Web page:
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The leader of the UK's opposition Labour Party on Friday denied he wanted to rejoin the European Union after recent comments led the ruling Conservatives to accuse him of wanting to "unpick Brexit".
Keir Starmer, whose party has for months been consistently well ahead in opinion polls, has just completed a foreign tour aimed at boosting his international stature.
On his return to London, he was quizzed about remarks made several days ago, which largely went unnoticed at the time.
At a centre-left forum in Montreal, he declared that he did not want to "diverge" from European Union rules, sparking reaction from heavyweights in the ruling Tory party.
Chancellor Jeremy Hunt accused him of wanting to "unpick Brexit" while Foreign Secretary James Cleverly said he "wants to rejoin the EU in all but name".
The issue remains highly sensitive in the UK, particularly in traditionally Labour leaning areas of northern England that voted in favour of leaving the EU.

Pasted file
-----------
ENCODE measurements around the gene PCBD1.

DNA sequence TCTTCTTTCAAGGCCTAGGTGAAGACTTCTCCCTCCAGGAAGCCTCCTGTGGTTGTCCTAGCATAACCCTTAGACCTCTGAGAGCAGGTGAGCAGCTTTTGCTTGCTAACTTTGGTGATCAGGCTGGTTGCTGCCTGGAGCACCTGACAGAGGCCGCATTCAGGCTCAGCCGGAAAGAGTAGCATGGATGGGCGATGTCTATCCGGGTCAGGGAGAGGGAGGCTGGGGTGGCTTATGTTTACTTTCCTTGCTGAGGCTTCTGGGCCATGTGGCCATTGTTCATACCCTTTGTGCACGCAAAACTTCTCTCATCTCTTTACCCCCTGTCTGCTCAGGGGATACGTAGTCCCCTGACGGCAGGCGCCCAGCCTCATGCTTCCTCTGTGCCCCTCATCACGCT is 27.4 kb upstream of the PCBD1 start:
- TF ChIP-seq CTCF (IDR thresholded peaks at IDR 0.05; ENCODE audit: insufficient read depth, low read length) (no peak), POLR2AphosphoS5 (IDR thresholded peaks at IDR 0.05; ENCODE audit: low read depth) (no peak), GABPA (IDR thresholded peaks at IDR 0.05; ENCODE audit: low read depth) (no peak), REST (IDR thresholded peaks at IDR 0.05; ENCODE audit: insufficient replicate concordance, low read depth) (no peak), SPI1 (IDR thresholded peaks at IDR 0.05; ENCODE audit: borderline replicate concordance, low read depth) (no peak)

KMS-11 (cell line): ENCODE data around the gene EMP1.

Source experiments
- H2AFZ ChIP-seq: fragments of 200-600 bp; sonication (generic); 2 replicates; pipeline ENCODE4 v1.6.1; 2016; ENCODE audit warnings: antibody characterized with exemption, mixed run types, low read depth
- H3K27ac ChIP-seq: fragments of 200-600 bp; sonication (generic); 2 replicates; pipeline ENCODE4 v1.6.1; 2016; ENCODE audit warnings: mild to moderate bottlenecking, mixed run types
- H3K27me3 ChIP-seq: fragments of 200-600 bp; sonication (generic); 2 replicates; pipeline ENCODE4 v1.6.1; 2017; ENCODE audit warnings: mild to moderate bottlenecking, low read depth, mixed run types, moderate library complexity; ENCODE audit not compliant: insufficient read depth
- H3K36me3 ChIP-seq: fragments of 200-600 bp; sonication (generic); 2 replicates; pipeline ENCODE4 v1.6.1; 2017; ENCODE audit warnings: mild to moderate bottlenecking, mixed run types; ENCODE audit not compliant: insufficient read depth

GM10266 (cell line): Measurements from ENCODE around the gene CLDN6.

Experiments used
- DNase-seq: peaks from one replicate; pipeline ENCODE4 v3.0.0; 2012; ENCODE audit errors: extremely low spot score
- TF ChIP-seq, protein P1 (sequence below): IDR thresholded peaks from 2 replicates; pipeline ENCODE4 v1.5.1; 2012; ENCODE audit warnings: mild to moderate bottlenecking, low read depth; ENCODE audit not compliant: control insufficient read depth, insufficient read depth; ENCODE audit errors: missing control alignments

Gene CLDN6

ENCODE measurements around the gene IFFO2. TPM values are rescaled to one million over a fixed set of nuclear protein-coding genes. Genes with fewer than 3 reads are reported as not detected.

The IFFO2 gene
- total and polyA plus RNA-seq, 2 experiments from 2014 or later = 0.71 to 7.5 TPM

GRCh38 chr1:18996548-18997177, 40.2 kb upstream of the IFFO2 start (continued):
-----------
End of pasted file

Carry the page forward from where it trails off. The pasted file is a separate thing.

Starmer insisted on Friday that there was no case for returning to the EU, its customs union or the single market.
"But that does not mean that a Labour government wants to lower standards on food, lower standards on people's rights at work," he said.
"The Labour Party has been completely consistent on those issues for many, many years... it is also government policy," he added.
The 61-year-old leader promised in a Financial Times interview published Sunday that he would attempt to negotiate a "much better deal" with the UK than the one currently in place.
That was negotiated under the premiership of Boris Johnson and came into force in 2021, with a review set for 2025.
Its implementation has not been smooth, particularly with regards to Northern Ireland, and economists say that leaving has, and will continue to have, a negative impact on the British economy.
Europhile Starmer was in favour of holding a new referendum on Brexit, before it had been implemented, when he was responsible for the party's policy on the issue under the leadership of Jeremy Corbyn.
His party suffered a heavy election defeat at the hands of Johnson, who instead promised to "get Brexit done".
The outcome led to Corbyn stepping down and Starmer taking his place in 2020.
The Conservatives have accused Starmer of lacking a clear stance on the Brexit issue.
He recently explained his position on the social network X, formerly Twitter, saying that Labour "will improve our relationship with Europe and make Brexit work for Britain".
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